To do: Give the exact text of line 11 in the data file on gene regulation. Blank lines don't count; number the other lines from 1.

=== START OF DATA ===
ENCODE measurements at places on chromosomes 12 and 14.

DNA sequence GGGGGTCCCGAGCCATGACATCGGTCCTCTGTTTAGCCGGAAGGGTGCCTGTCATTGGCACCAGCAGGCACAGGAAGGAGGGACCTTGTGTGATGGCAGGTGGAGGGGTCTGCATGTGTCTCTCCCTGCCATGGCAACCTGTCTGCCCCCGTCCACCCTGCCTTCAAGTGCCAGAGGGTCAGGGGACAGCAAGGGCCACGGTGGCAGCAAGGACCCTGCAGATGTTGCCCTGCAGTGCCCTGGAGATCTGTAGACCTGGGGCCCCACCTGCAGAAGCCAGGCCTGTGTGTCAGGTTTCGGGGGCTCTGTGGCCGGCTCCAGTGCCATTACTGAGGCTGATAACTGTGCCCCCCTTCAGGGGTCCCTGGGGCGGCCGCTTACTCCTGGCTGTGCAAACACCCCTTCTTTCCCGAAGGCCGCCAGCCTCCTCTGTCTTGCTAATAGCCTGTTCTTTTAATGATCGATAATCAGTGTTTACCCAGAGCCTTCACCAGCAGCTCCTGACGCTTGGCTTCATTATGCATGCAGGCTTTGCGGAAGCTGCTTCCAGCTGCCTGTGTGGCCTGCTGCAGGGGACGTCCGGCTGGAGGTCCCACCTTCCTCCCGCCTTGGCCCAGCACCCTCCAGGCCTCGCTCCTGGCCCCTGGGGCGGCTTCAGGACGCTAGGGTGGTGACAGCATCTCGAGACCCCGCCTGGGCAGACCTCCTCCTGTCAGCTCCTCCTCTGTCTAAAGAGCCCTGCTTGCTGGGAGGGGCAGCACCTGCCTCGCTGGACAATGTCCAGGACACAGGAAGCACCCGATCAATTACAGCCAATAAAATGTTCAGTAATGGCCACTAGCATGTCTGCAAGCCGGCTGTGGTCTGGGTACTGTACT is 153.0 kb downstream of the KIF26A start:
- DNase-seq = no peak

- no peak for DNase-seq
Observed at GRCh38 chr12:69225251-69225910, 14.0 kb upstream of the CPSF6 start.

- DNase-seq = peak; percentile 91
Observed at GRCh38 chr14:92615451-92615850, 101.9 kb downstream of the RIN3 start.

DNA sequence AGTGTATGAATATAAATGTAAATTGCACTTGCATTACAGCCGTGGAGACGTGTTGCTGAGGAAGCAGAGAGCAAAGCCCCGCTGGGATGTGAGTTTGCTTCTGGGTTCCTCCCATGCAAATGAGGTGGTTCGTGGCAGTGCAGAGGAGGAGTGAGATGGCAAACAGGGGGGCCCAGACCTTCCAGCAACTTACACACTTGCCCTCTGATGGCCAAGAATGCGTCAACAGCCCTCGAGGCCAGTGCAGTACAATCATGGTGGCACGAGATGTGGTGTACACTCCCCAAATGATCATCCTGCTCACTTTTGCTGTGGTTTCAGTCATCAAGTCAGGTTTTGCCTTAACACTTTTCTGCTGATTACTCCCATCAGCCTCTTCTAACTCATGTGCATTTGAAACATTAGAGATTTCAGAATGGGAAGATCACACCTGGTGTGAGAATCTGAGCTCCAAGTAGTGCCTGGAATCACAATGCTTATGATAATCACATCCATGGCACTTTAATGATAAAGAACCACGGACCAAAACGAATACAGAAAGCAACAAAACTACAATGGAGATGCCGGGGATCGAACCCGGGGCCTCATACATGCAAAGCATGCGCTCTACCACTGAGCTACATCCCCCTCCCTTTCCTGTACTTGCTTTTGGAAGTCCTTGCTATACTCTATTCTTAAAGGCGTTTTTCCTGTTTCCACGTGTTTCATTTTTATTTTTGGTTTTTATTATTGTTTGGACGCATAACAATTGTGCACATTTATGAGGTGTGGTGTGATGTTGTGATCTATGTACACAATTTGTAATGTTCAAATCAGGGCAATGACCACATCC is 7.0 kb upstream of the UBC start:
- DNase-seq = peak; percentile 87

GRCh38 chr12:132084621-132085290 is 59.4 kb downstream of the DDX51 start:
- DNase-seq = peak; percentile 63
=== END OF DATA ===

- DNase-seq = peak; percentile 63